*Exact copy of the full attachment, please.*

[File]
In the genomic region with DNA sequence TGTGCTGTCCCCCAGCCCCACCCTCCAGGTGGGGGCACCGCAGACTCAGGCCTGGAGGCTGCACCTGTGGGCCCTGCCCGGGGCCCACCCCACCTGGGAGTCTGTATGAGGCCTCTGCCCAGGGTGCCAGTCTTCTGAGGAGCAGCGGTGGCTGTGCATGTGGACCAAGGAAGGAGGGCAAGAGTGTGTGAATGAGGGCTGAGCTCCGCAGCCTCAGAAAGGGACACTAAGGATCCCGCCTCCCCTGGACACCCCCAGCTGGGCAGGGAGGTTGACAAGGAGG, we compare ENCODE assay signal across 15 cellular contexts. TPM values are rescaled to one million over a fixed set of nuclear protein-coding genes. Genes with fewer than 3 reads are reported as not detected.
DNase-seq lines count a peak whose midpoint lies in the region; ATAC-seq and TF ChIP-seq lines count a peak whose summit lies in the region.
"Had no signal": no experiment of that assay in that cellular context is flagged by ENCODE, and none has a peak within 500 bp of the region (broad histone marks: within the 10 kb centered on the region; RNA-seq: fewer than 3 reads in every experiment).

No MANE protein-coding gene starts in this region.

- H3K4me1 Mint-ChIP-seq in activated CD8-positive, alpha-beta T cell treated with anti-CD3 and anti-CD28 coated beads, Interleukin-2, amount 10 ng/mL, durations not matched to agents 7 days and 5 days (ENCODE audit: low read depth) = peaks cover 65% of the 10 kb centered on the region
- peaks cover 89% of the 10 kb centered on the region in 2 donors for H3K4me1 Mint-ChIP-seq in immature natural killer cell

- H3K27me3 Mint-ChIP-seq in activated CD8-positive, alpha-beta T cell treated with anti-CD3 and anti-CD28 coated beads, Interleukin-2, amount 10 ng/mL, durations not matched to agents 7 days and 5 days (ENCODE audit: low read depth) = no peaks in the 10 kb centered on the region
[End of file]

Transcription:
In the genomic region with DNA sequence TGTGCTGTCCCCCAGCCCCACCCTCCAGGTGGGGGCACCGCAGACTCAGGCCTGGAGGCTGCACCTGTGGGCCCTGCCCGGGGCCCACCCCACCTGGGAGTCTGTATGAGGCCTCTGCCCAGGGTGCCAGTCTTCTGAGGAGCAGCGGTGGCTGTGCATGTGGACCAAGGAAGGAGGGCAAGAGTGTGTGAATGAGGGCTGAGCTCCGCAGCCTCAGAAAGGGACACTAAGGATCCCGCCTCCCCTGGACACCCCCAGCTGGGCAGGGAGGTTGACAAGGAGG, we compare ENCODE assay signal across 15 cellular contexts. TPM values are rescaled to one million over a fixed set of nuclear protein-coding genes. Genes with fewer than 3 reads are reported as not detected.
DNase-seq lines count a peak whose midpoint lies in the region; ATAC-seq and TF ChIP-seq lines count a peak whose summit lies in the region.
"Had no signal": no experiment of that assay in that cellular context is flagged by ENCODE, and none has a peak within 500 bp of the region (broad histone marks: within the 10 kb centered on the region; RNA-seq: fewer than 3 reads in every experiment).

No MANE protein-coding gene starts in this region.

- H3K4me1 Mint-ChIP-seq in activated CD8-positive, alpha-beta T cell treated with anti-CD3 and anti-CD28 coated beads, Interleukin-2, amount 10 ng/mL, durations not matched to agents 7 days and 5 days (ENCODE audit: low read depth) = peaks cover 65% of the 10 kb centered on the region
- peaks cover 89% of the 10 kb centered on the region in 2 donors for H3K4me1 Mint-ChIP-seq in immature natural killer cell

- H3K27me3 Mint-ChIP-seq in activated CD8-positive, alpha-beta T cell treated with anti-CD3 and anti-CD28 coated beads, Interleukin-2, amount 10 ng/mL, durations not matched to agents 7 days and 5 days (ENCODE audit: low read depth) = no peaks in the 10 kb centered on the region